"We're really looking at everything from A to Z," said Mary Boatman, environmental studies chief at BOEM's office of renewable energy programs.
BOEM is also taking pains to protect man-made resources.
The Aquinnah Wampanoag tribe of Martha's Vineyard sued Cape Wind, claiming the facility would destroy submerged cultural tribal resources. The turbines, the suit said, would sit on what was once exposed land used by the tribe many thousands of years ago.
To avoid similar conflicts, BOEM is inventorying possible submerged archaeological sites throughout the once-dry Atlantic continental shelf — an effort that draws from sources as varied as paleo-climate models to records of mastodon and mammoth bones pulled up by commercial scallop dredgers.
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It will probably take several years for developers to start building wind farms in the newly leased areas. So despite its trials, Cape Wind may still be the first offshore wind farm built in the country.
It is the only such federally permitted facility and has secured power purchase agreements with Massachusetts' major utilities. One of those contracts expires if developers fail to start construction by 2016.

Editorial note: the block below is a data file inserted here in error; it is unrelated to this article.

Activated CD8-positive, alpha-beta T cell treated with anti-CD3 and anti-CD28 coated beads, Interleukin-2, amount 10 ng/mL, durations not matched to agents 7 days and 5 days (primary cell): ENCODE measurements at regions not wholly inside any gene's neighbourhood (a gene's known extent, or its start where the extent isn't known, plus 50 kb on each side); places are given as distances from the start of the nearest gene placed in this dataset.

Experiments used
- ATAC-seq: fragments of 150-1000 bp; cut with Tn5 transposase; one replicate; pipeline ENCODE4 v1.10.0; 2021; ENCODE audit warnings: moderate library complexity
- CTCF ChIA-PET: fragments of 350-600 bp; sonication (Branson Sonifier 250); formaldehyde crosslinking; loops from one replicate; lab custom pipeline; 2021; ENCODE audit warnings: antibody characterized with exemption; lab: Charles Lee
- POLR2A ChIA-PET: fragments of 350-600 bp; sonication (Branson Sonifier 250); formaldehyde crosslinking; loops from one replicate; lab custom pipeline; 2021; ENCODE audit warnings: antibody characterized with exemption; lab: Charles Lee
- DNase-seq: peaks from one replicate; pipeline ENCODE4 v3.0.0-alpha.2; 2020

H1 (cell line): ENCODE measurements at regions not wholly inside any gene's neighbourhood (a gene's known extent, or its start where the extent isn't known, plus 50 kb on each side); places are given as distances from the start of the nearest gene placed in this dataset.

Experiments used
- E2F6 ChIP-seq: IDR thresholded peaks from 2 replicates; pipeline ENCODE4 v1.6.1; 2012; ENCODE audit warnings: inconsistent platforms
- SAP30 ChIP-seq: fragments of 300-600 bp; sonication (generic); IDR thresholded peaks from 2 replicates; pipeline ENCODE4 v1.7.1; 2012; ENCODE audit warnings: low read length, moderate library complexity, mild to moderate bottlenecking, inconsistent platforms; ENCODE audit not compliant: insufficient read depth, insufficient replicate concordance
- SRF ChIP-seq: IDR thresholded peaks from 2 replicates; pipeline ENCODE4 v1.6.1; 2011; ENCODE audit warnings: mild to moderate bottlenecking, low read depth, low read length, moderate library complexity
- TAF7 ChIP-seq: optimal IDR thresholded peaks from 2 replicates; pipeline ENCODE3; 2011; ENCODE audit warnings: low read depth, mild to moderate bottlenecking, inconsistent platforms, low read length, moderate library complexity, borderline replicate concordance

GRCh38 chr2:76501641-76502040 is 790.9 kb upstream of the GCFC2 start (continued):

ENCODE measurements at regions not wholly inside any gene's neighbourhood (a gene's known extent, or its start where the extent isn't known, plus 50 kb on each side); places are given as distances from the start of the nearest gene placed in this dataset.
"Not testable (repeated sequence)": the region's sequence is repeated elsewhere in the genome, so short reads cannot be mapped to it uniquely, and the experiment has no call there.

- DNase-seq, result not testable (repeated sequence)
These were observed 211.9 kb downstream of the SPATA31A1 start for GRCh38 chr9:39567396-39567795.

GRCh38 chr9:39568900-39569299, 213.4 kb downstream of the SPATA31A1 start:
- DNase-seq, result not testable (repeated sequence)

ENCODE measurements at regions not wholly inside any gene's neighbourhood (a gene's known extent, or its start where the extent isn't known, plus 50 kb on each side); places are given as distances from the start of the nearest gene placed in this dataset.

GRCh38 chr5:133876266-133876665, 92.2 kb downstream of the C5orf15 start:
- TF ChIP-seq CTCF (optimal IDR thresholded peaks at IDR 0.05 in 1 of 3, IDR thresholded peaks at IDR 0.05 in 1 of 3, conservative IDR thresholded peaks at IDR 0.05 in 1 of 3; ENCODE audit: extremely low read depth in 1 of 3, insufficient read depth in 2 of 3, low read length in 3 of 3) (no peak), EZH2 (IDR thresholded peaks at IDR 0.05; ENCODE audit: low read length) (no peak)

But the project still faces legal challenges, perhaps most seriously from a federal appeals court. In that case, the Koch-funded alliance had challenged a Federal Aviation Administration ruling that the wind farm would not pose a threat to pilots. The alliance obtained internal documents in which FAA employees said they felt political pressure to make the ruling; they were not specific about who made them feel pressured.
If future projects avoid similar legal hurdles, offshore wind farms still face head winds from competition with cheap and plentiful natural gas. Moreover, federal investment tax credits for wind power are set to expire at the end of the year. Presumptive Republican presidential nominee Mitt Romney has said he would not renew the tax credits if elected.